mounting cam to aluminum toerail - SailNet Community
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post #1 of 11 Old 12-18-2006 Thread Starter
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mounting cam to aluminum toerail

I have a jib line(furling) that runs aft through a couple of fairleads along the deck, but there is nothing to tie off to except the stern cleat. I would like to set the line up so it runs through a cam(exit?) mounted on the aluminum toerail aft of the companionway, so its easy to singlehand. I think that if I mount an exit cam just aft of the pedestal, the 90 degree angle will be just right to work singlehand. I have seen it on a few other boats in the harbor.
My main question is how do I mount the cam to the toerail? Is there a better option?
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Last edited by bestfriend; 12-18-2006 at 02:44 AM.
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post #2 of 11 Old 12-18-2006
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You probably don't really want a furling line on a cam cleat. Camcleats are best for lines that are frequently adjusted... and the last thing you want with a furling headsail is for the furling line to come out accidentally, especially during a storm or heavy weather. A better idea would be to install another cleat for the furling line.

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post #3 of 11 Old 12-18-2006
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I don't want to be mounted to an an aluminum toe rail or anything else!- Cam
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post #4 of 11 Old 12-18-2006
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I like to keep mooring cleats free for mooring. I can see the appeal of a cam cleat but as sd points out, that's not really secure. Still, if you want to mount a cleat of any kind on the toerail...you can take two pieces of suitable wood and through-bolt them to the in/outside of the toerail passing through the existing holes in it. Now you've got a wood anchor point to install the cleat in, without compromising the toerail itself. (And you can move it, without drilling still more holes in the toerail.)

IF your toerail IS wood...well, yeah, I suppose that's even simpler.
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post #5 of 11 Old 12-20-2006 Thread Starter
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quick fix

Well, for now I've decided to shackle a block to the existing hole in the toerail and just tie off to the mooring cleat. I may add a dedicated cleat later. Does the jib furling line really have that much resistance that it needs a cleat and not a cam? I looked at the J105s in the harbor and they have the line on the coach roof through a cam and into a sheet bag. no cleat involved.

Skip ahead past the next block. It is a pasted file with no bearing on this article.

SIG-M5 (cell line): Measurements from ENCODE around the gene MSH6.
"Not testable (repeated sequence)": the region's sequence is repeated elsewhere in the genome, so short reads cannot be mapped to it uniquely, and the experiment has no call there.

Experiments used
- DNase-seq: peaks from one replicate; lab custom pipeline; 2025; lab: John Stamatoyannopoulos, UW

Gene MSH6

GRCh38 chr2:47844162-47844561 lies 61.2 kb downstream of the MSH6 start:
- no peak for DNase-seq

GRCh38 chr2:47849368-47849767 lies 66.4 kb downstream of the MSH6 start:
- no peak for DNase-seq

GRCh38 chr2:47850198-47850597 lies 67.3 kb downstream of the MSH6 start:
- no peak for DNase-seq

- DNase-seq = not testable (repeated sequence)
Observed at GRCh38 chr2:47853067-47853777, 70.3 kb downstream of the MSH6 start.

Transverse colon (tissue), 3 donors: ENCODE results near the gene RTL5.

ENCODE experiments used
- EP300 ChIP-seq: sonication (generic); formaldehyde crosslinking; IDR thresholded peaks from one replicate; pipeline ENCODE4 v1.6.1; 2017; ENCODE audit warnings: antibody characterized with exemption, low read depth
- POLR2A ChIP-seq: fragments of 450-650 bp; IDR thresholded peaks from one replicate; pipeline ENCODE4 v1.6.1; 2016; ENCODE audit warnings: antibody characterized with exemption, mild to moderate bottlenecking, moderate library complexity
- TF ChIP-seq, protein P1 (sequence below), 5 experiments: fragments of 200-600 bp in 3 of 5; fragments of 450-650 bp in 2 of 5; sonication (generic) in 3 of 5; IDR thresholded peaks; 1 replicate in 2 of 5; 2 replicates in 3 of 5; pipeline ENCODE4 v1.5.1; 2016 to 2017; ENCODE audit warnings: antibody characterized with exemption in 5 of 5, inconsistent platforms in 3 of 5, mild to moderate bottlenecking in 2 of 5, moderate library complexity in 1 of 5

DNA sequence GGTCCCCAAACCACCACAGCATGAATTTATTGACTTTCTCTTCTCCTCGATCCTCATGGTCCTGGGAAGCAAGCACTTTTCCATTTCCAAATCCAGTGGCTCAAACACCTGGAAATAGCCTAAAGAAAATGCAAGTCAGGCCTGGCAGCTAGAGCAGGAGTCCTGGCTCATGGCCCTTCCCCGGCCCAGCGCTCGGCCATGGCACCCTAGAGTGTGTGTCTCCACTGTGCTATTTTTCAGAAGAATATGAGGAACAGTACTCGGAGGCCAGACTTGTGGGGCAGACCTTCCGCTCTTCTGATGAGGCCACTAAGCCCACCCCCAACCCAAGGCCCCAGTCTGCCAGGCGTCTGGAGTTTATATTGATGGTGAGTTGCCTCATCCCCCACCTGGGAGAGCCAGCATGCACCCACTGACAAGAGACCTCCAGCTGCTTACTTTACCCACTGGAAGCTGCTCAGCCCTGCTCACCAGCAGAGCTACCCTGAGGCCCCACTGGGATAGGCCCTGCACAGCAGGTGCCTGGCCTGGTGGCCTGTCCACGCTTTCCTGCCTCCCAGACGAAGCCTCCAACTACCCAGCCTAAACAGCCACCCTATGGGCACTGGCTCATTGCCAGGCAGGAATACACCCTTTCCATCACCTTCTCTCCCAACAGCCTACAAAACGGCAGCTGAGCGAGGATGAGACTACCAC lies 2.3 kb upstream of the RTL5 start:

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post #6 of 11 Old 12-20-2006
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Much resistance?

Quote:
Originally Posted by eastbaylostboys
Well, for now I've decided to shackle a block to the existing hole in the toerail and just tie off to the mooring cleat. I may add a dedicated cleat later. Does the jib furling line really have that much resistance that it needs a cleat and not a cam? I looked at the J105s in the harbor and they have the line on the coach roof through a cam and into a sheet bag. no cleat involved.
I suspect the force (resistance) exerted on the furling line is very small - after all how hard does it pull back after furliing? The issue is that you need 100% ABSOLUTE certainty that the furling line will not accidentally release, as to do so would likely result in the destruction of the sail, and other undesireable risks. A properly cleated line will not release - a cam is far less certain.
If the J105 has their furling line run through a cam, I'd say they are asking for trouble, they may get it or may not, who needs the risk? perhaps there's more to that setup than meets the eye.
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post #7 of 11 Old 12-20-2006 Thread Starter
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Hmmm, good point. I am going with the cleat. And anyway, its less expensive.
Thanks all.
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post #8 of 11 Old 12-20-2006
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The purpose of anything and everything on a J/boat is to save weight and go faster.

Now, if those guys were really being competitive they'd have cross-drilled the clam cleat to make it lighter, too.
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post #9 of 11 Old 12-20-2006
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Quote:
Originally Posted by eastbaylostboys
Well, for now I've decided to shackle a block to the existing hole in the toerail and just tie off to the mooring cleat. I may add a dedicated cleat later. Does the jib furling line really have that much resistance that it needs a cleat and not a cam? I looked at the J105s in the harbor and they have the line on the coach roof through a cam and into a sheet bag. no cleat involved.

Mine (Facnor code zero), has a continuous loop line, it comes straight from the furler, up the cabin, into the area near the companionway. I then have two jaw cleats to secure both lines.

I tried to post a photo here but it does not accept it
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post #10 of 11 Old 12-20-2006
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Quote:
Originally Posted by camaraderie
I don't want to be mounted to an an aluminum toe rail or anything else!- Cam
Herrumph, betcha if she was a real cutie you wouldn't mind so much !

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